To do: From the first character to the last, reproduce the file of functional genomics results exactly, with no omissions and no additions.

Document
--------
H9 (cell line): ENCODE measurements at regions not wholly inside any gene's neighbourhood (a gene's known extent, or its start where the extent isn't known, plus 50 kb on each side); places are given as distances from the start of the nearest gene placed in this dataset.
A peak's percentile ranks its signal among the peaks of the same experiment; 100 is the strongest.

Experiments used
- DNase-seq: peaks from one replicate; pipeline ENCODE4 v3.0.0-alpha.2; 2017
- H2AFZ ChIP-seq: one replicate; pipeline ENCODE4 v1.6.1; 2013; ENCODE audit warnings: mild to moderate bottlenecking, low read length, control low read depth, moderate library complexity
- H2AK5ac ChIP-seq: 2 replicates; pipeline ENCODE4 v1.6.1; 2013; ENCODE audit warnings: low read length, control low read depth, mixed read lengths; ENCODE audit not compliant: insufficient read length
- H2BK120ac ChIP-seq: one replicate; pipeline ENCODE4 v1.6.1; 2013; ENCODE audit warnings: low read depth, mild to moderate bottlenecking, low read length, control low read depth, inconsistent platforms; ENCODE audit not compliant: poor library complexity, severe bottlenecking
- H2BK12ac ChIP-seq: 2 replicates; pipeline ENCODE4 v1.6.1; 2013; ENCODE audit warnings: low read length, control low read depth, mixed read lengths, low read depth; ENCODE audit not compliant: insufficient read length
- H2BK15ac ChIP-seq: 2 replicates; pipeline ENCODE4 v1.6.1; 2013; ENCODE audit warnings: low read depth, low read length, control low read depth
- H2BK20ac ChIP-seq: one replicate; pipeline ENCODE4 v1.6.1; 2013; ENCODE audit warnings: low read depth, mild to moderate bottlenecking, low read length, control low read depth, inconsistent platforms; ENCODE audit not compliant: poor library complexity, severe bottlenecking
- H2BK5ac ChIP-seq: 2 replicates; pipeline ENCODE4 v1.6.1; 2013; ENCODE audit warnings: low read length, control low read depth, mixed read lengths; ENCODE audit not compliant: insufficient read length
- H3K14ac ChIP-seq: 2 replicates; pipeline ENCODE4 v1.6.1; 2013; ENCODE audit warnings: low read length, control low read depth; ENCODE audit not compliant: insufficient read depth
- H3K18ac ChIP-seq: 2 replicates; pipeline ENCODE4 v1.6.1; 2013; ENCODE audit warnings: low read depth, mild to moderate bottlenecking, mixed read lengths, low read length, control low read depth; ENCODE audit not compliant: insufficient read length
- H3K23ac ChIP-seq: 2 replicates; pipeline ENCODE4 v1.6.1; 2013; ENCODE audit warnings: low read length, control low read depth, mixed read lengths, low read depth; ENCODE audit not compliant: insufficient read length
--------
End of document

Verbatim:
H9 (cell line): ENCODE measurements at regions not wholly inside any gene's neighbourhood (a gene's known extent, or its start where the extent isn't known, plus 50 kb on each side); places are given as distances from the start of the nearest gene placed in this dataset.
A peak's percentile ranks its signal among the peaks of the same experiment; 100 is the strongest.

Experiments used
- DNase-seq: peaks from one replicate; pipeline ENCODE4 v3.0.0-alpha.2; 2017
- H2AFZ ChIP-seq: one replicate; pipeline ENCODE4 v1.6.1; 2013; ENCODE audit warnings: mild to moderate bottlenecking, low read length, control low read depth, moderate library complexity
- H2AK5ac ChIP-seq: 2 replicates; pipeline ENCODE4 v1.6.1; 2013; ENCODE audit warnings: low read length, control low read depth, mixed read lengths; ENCODE audit not compliant: insufficient read length
- H2BK120ac ChIP-seq: one replicate; pipeline ENCODE4 v1.6.1; 2013; ENCODE audit warnings: low read depth, mild to moderate bottlenecking, low read length, control low read depth, inconsistent platforms; ENCODE audit not compliant: poor library complexity, severe bottlenecking
- H2BK12ac ChIP-seq: 2 replicates; pipeline ENCODE4 v1.6.1; 2013; ENCODE audit warnings: low read length, control low read depth, mixed read lengths, low read depth; ENCODE audit not compliant: insufficient read length
- H2BK15ac ChIP-seq: 2 replicates; pipeline ENCODE4 v1.6.1; 2013; ENCODE audit warnings: low read depth, low read length, control low read depth
- H2BK20ac ChIP-seq: one replicate; pipeline ENCODE4 v1.6.1; 2013; ENCODE audit warnings: low read depth, mild to moderate bottlenecking, low read length, control low read depth, inconsistent platforms; ENCODE audit not compliant: poor library complexity, severe bottlenecking
- H2BK5ac ChIP-seq: 2 replicates; pipeline ENCODE4 v1.6.1; 2013; ENCODE audit warnings: low read length, control low read depth, mixed read lengths; ENCODE audit not compliant: insufficient read length
- H3K14ac ChIP-seq: 2 replicates; pipeline ENCODE4 v1.6.1; 2013; ENCODE audit warnings: low read length, control low read depth; ENCODE audit not compliant: insufficient read depth
- H3K18ac ChIP-seq: 2 replicates; pipeline ENCODE4 v1.6.1; 2013; ENCODE audit warnings: low read depth, mild to moderate bottlenecking, mixed read lengths, low read length, control low read depth; ENCODE audit not compliant: insufficient read length
- H3K23ac ChIP-seq: 2 replicates; pipeline ENCODE4 v1.6.1; 2013; ENCODE audit warnings: low read length, control low read depth, mixed read lengths, low read depth; ENCODE audit not compliant: insufficient read length